Aerojet Rocketdyne Gears Up for 1st Flight of Boeing's Starliner Spacecraft

From start to finish, Aerojet Rocketdyne will play a major role in Boeing’s first demonstration mission of the CST-100 Starliner spacecraft for NASA, ushering in a new era of human spaceflight. The Starliner Orbital Flight Test (OFT) demonstration is slated to launch Dec. 20, 2019 from Cape Canaveral Air Force Station in Florida.

Aerojet Rocketdyne propulsion hardware is featured on all phases of the upcoming OFT mission, from launch to atmospheric re-entry, extending a legacy that dates to the dawn of the space age. Aerojet Rocketdyne propulsion systems will enable the mission, which calls for an uncrewed Starliner spacecraft to dock with the International Space Station, conduct in-orbit system checkouts, and then return home for a parachute-aided landing.

“We’re incredibly proud that Boeing entrusted us to provide the propulsion for this critical national capability,” said Eileen Drake, Aerojet Rocketdyne CEO and president. “This historic mission will lay the foundation for launching our astronauts from American soil once again.”

A dual-engine Centaur powered by two RL10 engines manufactured in West Palm Beach, Florida, will be making its debut on the United Launch Alliance Atlas V rocket during the Starliner OFT mission. The dual-engine Centaur provides additional thrust to enable safe abort options along the entire ascent profile. Aerojet Rocketdyne AJ-60A solid rocket boosters will provide a total of more than 750,000 pounds of thrust as part of the boost propulsion for the Atlas V.

Aerojet Rocketdyne in-space propulsion will be used to orient and maneuver both the crew module and the service module. Aerojet Rocketdyne thrusters on the service module will also be used to reboost the International Space Station.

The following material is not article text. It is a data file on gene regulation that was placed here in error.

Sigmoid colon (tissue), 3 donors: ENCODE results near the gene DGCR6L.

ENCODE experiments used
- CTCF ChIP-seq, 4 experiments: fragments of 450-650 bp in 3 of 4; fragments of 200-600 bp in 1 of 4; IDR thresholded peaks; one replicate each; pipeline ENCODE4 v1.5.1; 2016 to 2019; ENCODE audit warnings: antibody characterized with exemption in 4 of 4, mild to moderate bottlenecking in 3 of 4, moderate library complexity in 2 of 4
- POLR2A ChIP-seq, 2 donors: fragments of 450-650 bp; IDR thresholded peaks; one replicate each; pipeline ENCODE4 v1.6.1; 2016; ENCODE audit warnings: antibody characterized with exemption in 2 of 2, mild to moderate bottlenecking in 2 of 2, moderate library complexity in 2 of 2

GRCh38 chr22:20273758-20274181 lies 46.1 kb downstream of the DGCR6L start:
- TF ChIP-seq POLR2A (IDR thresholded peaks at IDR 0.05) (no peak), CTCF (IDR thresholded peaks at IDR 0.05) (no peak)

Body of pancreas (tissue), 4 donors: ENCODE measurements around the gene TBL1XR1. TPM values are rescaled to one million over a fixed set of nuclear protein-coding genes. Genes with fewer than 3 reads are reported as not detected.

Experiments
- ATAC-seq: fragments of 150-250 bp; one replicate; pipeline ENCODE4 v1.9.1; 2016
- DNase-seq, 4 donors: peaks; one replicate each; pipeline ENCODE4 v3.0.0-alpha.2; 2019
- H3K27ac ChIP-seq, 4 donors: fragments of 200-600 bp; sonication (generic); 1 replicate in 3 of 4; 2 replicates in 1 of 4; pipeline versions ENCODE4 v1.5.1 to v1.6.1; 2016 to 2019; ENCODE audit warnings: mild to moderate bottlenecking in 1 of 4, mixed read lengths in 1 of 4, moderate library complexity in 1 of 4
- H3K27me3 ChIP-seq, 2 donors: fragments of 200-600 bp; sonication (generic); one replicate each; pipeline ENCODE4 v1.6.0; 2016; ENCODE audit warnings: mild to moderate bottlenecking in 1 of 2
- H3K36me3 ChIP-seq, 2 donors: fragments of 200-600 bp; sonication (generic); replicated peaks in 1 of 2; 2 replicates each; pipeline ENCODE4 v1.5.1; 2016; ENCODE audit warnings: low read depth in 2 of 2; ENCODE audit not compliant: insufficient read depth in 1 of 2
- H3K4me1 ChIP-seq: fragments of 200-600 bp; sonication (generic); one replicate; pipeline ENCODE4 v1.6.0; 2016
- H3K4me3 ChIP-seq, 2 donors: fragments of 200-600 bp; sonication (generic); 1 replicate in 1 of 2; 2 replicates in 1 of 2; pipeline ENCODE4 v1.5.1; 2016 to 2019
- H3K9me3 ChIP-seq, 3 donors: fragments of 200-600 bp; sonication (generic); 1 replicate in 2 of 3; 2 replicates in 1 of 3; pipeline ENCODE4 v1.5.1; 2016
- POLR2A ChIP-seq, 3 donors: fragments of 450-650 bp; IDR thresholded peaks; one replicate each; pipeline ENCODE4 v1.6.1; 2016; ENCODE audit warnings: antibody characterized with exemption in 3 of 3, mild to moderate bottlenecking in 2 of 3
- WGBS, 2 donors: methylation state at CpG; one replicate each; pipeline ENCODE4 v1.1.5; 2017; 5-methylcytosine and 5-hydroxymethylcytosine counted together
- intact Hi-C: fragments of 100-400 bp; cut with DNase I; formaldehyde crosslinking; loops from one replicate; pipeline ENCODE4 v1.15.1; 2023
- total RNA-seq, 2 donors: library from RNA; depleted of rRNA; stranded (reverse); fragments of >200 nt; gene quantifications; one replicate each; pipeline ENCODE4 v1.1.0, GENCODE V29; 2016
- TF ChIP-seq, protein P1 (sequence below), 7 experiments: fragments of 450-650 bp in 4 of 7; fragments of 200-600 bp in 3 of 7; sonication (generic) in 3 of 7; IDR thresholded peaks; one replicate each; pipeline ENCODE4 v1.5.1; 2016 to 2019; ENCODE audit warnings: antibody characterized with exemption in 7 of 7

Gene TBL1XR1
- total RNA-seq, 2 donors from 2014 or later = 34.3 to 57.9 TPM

Additionally, the composite overwrap pressurant vessels on the launch vehicle, crew module and service module, built by Aerojet Rocketdyne subsidiary ARDÉ, located in Carlstadt, New Jersey, are manufactured based on a long history of proven flight safety and reliability. ARDÉ designs have flown more than 700 times on launch vehicles and spacecraft around the world.

Aerojet Rocketdyne propulsion on the mission includes:

  • Atlas V Rocket: Two AJ-60A solid rocket boosters that provide more than 375,000 pounds of thrust each, manufactured in Sacramento, California. Helium tanks for the first and upper stages built by Aerojet Rocketdyne subsidiary ARDÉ, located in Carlstadt, New Jersey. Reaction control engines built in Redmond, Washington, and two RL10 engines built in West Palm Beach, Florida, for the dual-engine Centaur upper stage.
  • Crew Module: 12 reusable thrusters manufactured in Redmond, Washington, which generate a total of 1,200 pounds of thrust to properly orient the spacecraft for re-entry into the atmosphere. Eight pressure control subsystem tanks to store nitrogen, oxygen and nitrox built by ARDÉ.   
  • Service Module: 28 reaction control system engines, which provide 85 pounds of thrust each to enable on-orbit maneuvering and International Space Station reboost. Twenty orbital maneuvering and attitude control engines, providing 1,500 pounds of thrust each, are used for abort, maneuvering and stage separation. Four launch abort engines, with 40,000 pounds of thrust each, are used only in the event of a launch emergency to propel the crew capsule away from the launch vehicle. All of these types of engines are built in Canoga Park, California. Additionally, ARDÉ provides 4 fuel, 4 oxidizer and 2 pressurant service module tanks.

“Safe, reliable astronaut access to low-Earth orbit is critical for the future of a robust deep space exploration program,” added Drake. “The upcoming Orbital Flight Test builds on the successful test of Starliner’s launch abort system in November and paves the way for the first Starliner flight test with astronauts on board.”

Starliner was developed under a NASA-industry partnership to leverage commercial capabilities and practices to launch astronauts from U.S. soil for the first time since the retirement of the space shuttle in 2011.

Source: Aerojet Rocketdyne
Date: Dec 12, 2019